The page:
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  1. #1
    Scary's On The Wall
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    Object members that are prototyped as arrays become shared by all class instances

    Has anyone noticed this behavior before? This really threw me off... I would have expected prototyped arrays to be private to each class instance rather than shared between all class instances.

    HTML Code:
    <html>
    <head>
    
    <script type="text/javascript">
    
    function print_r( title, object ) {
    
    	var output = '';
    	for( var key in object ) {
    
    		output += key + ": " + object[ key ] + "\n";
    
    	}
    
    	output = title + "\n\n" + output;
    
    	alert( output );
    
    }
    
    function Sandwich() {
    
    	// Uncomment this to fix the problem
    	//this.ingredients = [];
    
    }
    
    Sandwich.prototype = {
    
    	"ingredients" : [],
    	"addIngredients" : function( ingArray ) {
    
    		for( var key in ingArray ) {
    
    			this.addIngredient( ingArray[ key ] );
    
    		}
    
    	},
    	"addIngredient" : function( thing ) {
    
    		this.ingredients.push( thing );
    
    	}
    
    }
    
    var cheeseburger = new Sandwich();
    cheeseburger.addIngredients( [ "burger", "cheese" ] );
    
    var blt = new Sandwich();
    blt.addIngredients( [ "bacon", "lettuce", "tomato" ] );
    
    var spicy_chicken_sandwich = new Sandwich();
    spicy_chicken_sandwich.addIngredients( [ "spicy chicken pattie", "lettuce", "tomato", "honey dijon mayo", "love" ] );
    
    var onLoad = function() {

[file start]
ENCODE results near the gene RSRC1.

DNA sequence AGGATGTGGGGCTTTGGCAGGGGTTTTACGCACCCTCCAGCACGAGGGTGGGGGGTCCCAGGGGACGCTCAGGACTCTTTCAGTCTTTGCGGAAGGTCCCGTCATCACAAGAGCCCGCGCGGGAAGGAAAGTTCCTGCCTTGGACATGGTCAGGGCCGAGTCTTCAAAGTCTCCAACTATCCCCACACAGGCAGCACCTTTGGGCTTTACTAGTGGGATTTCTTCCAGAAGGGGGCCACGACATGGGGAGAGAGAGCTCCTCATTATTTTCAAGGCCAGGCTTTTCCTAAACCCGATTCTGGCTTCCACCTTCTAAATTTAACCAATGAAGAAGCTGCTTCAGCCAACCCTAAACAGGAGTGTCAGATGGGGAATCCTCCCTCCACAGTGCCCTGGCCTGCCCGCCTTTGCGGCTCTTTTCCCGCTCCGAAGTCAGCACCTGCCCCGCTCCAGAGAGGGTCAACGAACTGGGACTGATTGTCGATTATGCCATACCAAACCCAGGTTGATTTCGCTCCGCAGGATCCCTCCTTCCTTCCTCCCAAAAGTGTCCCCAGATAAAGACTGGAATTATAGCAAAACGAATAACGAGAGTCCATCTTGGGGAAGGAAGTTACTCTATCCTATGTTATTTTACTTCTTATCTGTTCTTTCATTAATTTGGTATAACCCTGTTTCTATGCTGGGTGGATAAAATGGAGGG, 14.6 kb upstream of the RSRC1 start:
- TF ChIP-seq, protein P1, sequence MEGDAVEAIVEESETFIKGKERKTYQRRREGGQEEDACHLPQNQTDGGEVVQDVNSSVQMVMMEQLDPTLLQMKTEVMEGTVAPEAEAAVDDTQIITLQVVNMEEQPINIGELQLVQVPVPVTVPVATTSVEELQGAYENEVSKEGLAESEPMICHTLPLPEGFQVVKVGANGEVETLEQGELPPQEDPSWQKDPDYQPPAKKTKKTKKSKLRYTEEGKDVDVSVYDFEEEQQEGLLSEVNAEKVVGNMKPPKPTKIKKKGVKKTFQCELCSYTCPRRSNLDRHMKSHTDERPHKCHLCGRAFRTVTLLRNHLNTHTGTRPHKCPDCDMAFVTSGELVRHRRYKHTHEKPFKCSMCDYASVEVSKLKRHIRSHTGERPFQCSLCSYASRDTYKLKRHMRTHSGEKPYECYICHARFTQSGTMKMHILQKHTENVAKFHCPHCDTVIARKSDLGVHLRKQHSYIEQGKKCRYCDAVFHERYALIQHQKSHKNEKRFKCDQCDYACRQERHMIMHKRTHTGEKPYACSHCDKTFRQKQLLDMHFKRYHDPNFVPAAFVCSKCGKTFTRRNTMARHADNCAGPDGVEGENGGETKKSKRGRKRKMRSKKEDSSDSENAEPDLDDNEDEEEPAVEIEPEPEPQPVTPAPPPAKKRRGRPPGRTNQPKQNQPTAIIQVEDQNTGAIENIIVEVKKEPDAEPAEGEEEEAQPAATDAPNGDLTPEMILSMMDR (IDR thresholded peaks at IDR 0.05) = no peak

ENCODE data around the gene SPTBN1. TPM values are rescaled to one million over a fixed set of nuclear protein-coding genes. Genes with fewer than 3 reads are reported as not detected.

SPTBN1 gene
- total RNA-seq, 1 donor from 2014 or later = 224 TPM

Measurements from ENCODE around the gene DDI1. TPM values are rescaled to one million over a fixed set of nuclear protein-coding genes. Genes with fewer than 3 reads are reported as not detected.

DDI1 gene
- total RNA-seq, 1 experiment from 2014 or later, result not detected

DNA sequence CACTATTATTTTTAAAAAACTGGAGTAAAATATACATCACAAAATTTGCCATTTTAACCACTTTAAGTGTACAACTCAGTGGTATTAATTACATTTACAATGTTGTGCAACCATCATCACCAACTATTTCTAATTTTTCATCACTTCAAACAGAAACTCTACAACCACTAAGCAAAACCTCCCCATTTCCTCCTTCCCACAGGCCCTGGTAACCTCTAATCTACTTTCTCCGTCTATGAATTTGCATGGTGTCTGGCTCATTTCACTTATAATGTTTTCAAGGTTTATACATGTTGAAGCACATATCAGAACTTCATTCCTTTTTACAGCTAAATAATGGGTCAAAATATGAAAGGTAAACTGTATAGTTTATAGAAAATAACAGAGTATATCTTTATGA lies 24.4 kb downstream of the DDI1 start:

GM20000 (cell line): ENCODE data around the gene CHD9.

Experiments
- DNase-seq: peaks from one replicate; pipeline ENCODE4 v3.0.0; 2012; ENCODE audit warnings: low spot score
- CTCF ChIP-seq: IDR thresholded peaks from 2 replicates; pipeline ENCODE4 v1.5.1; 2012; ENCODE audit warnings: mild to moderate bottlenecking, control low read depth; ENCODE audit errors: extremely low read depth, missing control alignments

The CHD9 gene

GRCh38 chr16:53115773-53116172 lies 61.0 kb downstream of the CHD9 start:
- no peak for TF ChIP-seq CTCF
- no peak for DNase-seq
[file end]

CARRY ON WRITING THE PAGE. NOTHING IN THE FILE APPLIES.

print_r( "Cheeseburger contains:", cheeseburger.ingredients );
    
    };
    
    </script>
    
    </head>
    <body onload="onLoad();">
    </body>
    </html>

  2. #2
    Unobtrusively zen silver trophybronze trophy
    paul_wilkins's Avatar
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    If the Sandwich object doesn't have the array, then it look further up the scope to its prototype for the array instead.

    Since the prototype is referenced by all objects extended from it, all functions and parameters are referenced, not copied. The behavior may be unexpected if that's not known, but it makes sense.

    You did the right thing there by placing the ingredients array within the Sandwich object itself, so that the information remains local to each individual object.
    Programming Group Advisor
    Reference: JavaScript, Quirksmode Validate: HTML Validation, JSLint
    Car is to Carpet as Java is to JavaScript

  3. #3
    Scary's On The Wall
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    Thanks, I did not realize that was the expected behavior. For some reason I thought arrays were special and were copied from the prototype rather than referenced.

  4. #4
    Unobtrusively zen silver trophybronze trophy
    paul_wilkins's Avatar
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    Quote Originally Posted by Haleden View Post
    Thanks, I did not realize that was the expected behavior. For some reason I thought arrays were special and were copied from the prototype rather than referenced.
    It can take several re-reads to take in, but the following seems to cover this ground really well.

    http://www.jibbering.com/faq/notes/closures/
    Programming Group Advisor
    Reference: JavaScript, Quirksmode Validate: HTML Validation, JSLint
    Car is to Carpet as Java is to JavaScript


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